Some 476 custodians, one-fifth of the 2,500-some employed by CPS or private companies, are in the process of being laid off, says CPS spokesman Bill McCaffrey.
These layoffs are happening despite the fact that principals are furious with the way their buildings have been cleaned over the past few months since the district turned over management of custodial services to two companies with $340 million in contracts. Last week, Catalyst reported that 230 principals responded to a survey and said that cleaning of their buildings was inadequate and that they were losing staff.
Troy LaRaviere, chairman of the activist principal group AAPPLE, responded angrily to the news. AAPPLE sent out the survey to principals.
“They don’t have enough custodians as it is and now this private company wants to lay off nearly 500 more in order to decrease their payroll and increase their profit margins at the expense of our schools and our students,” LaRaviere wrote in an e-mail to principals, which he shared with Catalyst.
LaRaviere wrote that already, principals were reporting rat droppings, having to keep a plunger in an office so she can unclog toilets and paying people out of their own pockets to move furniture.
CPS is actually not laying off the staff. Starting in March, the district contracted out with Aramark for $260 million and with SodexoMAGIC for $80 million. SodexoMagic is handling all the maintenance needs of 33 schools, including custodial managing, snow removal and electricians. Aramark is managing, supervising and training the custodians in the rest of the buildings.
CPS head of Asset Management Leslie Norgren insists that the No. 1 goal of contracting with the private companies is to make the buildings cleaner. She says the second objective is to save money and the third is to make principals lives easier.
She says that before the privatization of the custodians, a third-party company examined the schools and found only 20 percent met cleanliness standards. Aramark and SodexoMAGIC have until January to bring all the buildings up to standard.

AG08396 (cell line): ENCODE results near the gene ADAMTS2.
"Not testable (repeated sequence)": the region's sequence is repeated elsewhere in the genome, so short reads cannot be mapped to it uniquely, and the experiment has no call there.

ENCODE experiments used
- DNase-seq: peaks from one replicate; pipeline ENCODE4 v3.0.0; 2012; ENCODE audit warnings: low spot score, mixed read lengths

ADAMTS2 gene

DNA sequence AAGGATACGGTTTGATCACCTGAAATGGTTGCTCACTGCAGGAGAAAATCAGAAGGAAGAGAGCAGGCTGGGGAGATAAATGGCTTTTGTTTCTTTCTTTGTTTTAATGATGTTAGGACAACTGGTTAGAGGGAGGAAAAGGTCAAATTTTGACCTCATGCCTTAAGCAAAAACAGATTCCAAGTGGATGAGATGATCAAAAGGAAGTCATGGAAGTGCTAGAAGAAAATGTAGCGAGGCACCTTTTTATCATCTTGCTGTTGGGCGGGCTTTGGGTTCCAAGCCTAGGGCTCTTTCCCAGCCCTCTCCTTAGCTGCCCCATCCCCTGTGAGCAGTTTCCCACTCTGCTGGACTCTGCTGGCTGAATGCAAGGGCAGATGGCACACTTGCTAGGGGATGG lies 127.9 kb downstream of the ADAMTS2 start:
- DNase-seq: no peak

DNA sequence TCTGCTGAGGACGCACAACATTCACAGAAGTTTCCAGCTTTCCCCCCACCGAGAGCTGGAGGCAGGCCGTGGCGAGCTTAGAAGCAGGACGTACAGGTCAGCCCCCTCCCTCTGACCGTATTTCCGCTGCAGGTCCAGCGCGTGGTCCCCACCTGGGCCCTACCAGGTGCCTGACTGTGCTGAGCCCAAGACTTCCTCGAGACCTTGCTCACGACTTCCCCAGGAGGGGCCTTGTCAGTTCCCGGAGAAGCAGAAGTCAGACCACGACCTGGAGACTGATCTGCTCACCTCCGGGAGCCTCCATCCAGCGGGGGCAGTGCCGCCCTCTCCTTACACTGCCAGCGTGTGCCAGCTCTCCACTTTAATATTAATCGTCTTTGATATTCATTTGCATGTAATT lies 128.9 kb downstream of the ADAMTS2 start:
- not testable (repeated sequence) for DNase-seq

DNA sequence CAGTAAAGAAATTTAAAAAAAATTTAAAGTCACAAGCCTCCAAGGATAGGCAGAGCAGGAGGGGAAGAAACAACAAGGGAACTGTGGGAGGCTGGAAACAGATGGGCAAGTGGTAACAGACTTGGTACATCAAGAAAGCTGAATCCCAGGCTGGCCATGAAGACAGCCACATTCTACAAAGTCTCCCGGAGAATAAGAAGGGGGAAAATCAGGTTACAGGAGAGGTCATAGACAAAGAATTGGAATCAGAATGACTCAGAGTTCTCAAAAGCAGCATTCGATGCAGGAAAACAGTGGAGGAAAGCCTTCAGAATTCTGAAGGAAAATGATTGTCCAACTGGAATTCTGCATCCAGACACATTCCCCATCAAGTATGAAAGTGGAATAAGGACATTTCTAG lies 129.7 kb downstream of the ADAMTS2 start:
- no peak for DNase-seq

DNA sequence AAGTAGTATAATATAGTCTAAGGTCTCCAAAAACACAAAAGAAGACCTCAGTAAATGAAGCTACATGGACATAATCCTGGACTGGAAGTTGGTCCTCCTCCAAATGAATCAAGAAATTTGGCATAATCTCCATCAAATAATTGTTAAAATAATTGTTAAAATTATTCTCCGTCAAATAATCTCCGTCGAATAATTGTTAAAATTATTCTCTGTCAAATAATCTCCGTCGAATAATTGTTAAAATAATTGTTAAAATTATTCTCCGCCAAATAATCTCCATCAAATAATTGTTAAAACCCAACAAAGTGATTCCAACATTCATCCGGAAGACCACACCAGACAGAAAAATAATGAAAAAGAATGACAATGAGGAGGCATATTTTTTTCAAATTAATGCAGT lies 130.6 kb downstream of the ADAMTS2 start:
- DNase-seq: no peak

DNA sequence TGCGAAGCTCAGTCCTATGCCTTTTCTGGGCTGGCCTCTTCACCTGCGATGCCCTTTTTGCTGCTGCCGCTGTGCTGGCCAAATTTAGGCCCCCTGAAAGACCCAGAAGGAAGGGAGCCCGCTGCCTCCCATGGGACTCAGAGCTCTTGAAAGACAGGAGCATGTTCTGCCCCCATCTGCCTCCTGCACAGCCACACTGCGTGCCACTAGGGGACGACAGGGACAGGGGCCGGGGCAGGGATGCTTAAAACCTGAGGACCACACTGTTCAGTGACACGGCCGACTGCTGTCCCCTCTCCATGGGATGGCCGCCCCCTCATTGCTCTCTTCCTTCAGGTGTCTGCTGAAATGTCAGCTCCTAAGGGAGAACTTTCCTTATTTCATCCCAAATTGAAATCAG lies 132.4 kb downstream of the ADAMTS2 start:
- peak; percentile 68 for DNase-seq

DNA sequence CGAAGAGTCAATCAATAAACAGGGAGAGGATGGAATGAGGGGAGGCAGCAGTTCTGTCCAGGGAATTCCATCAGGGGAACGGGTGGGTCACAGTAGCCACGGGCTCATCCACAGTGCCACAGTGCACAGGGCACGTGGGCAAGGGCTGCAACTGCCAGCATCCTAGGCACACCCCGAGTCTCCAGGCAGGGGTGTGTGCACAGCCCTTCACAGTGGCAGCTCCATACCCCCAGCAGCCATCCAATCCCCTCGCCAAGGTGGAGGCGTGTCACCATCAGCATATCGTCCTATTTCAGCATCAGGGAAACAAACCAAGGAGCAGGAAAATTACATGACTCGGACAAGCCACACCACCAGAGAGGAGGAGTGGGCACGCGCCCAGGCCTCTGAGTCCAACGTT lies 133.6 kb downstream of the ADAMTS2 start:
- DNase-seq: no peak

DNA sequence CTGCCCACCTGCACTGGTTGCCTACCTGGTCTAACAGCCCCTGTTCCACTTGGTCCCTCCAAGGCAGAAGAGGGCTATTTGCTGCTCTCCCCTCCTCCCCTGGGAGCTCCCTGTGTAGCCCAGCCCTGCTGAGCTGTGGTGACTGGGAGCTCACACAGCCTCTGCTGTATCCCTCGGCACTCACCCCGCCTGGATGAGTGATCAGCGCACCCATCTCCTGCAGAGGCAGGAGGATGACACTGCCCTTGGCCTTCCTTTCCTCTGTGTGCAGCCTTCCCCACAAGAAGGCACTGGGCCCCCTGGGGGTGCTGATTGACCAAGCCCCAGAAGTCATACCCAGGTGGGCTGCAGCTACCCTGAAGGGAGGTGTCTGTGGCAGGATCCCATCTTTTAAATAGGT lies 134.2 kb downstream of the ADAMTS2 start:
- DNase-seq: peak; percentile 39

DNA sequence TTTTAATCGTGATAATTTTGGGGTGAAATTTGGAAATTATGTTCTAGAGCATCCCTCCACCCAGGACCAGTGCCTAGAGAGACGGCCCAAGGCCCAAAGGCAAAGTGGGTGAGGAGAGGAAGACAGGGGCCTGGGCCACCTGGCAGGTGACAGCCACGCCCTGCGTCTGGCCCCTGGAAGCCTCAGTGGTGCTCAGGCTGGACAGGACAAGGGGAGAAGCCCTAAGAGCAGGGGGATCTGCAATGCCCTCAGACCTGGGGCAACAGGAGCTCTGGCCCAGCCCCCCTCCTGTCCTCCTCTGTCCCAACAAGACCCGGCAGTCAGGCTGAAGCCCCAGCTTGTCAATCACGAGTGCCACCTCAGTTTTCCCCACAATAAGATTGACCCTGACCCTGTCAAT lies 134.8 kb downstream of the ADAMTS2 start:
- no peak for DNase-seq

She is confident that can happen with all of the new equipment that Aramark and SodexoMagic are bringing in. “We are going from mop and bucket to some of the schools having rides,” she says.
This was the same argument made by Chief Administrative Officer Tim Cawley in February when he presented the plan to CPS’ Board of Education. He said the district would save $40 million a year, on top of $50 million he’s already saved.
In addition to using state-of-the-art technology, he said that the companies will streamline the ordering process. He said CPS was using 1,000 vendors to provide cleaning supplies.
At the time, Cawley did not say there would be layoffs as a result of the contracts.
Norgren says that only $18 million of the savings will come from the Aramark and SodexoMAGIC contracts, while the other $20 million will come from other efficiencies.
The custodians being laid off work for private companies that had contracts with Aramark and are unionized by SEIU Local 1. CPS employs 825 custodians who are part of SEIU Local 73.
LaRaviere says that in conversations with Cawley, Cawley told them not to focus on the number of custodians, but on the work that needs to be done. He does not buy that argument.
“The number of custodians assigned to work in our school is directly correlated to the likelihood of the work being done adequately and on time,” LaRaviere says. “No transparent, competent, well-intentioned administrator would ignore this basic element of human resource planning. But that’s not what we’re dealing with here.”